HI-TEC 2018 Conference - HI-TEC Workshops and Tours

HI-TEC 2018 Workshops and Tours


Monday, July 23, 8:30 A.M.–Noon

Big Data Visualization and Analytics with Tableau

Big data visualization and analytics are becoming a norm in business today. Managing by data and creating a culture of data-driven business intelligence decision-making is changing the landscape of business operation. Data visualization and analytics allow the organization to interact with data to identify trends and gain insights into business operation. As we generate more data, the ability to understand and present data in a meaningful way is increasingly in demand. This presentation will provide hands-on experience in developing data visualization dashboards using Tableau (the leading data analytics tool) for better understanding and decision making. Attendees must bring their own laptops.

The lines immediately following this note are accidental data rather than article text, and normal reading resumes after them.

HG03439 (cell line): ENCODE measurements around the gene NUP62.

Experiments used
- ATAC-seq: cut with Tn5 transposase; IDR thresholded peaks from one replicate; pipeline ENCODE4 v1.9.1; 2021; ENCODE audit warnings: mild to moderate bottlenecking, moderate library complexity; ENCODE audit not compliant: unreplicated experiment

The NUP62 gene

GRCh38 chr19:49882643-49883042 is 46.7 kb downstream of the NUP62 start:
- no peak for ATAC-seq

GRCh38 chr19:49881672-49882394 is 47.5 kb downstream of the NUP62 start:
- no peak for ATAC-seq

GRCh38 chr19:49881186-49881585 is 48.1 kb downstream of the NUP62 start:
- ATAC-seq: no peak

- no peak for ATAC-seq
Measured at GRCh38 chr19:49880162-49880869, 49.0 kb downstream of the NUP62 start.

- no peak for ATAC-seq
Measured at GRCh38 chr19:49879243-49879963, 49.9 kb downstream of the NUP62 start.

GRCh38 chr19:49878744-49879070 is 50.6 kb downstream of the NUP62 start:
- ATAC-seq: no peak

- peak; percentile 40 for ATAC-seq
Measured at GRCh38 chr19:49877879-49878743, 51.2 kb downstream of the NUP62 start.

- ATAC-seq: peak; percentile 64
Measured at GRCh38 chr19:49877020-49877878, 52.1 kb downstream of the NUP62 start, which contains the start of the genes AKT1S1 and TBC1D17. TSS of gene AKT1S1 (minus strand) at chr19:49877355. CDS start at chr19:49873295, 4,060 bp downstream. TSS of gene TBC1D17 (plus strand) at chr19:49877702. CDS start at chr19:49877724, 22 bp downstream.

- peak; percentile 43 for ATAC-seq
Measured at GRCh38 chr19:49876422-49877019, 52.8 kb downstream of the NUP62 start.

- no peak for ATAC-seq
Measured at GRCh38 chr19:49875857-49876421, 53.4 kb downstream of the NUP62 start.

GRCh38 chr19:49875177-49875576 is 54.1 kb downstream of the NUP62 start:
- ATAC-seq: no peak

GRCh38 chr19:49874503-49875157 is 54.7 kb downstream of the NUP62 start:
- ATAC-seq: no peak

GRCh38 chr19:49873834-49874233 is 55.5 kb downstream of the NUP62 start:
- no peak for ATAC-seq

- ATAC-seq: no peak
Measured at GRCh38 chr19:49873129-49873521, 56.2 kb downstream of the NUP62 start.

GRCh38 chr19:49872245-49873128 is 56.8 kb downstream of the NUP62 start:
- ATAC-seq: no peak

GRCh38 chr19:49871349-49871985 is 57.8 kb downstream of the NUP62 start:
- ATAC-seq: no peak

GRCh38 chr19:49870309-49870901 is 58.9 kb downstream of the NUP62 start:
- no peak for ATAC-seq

Rajiv Malkan, Lone Star College, Conroe, TX

Fiber Optic Technologies for Beginners

This workshop is for instructors who want to learn more about the practical aspects of fiber optics so they can develop or enrich courses with the latest technologies in terminating, connecting, and testing fiber optic networks. In addition to learning about the theory of operation of fibers, participants will terminate a single-mode fiber with the Corning Unicam system, create and test fusion splices, and use an OTDR for signal tracing and troubleshooting. Fiber-to-the-home, passive optical networks, and distributed antenna systems (DAS) will also be covered.
Chrys Panayiotou, Mo Hasanovic, William Keiser, LASER-TEC, Fort Pierce, FL

Infusing Vital Employability Skills into Technical Programs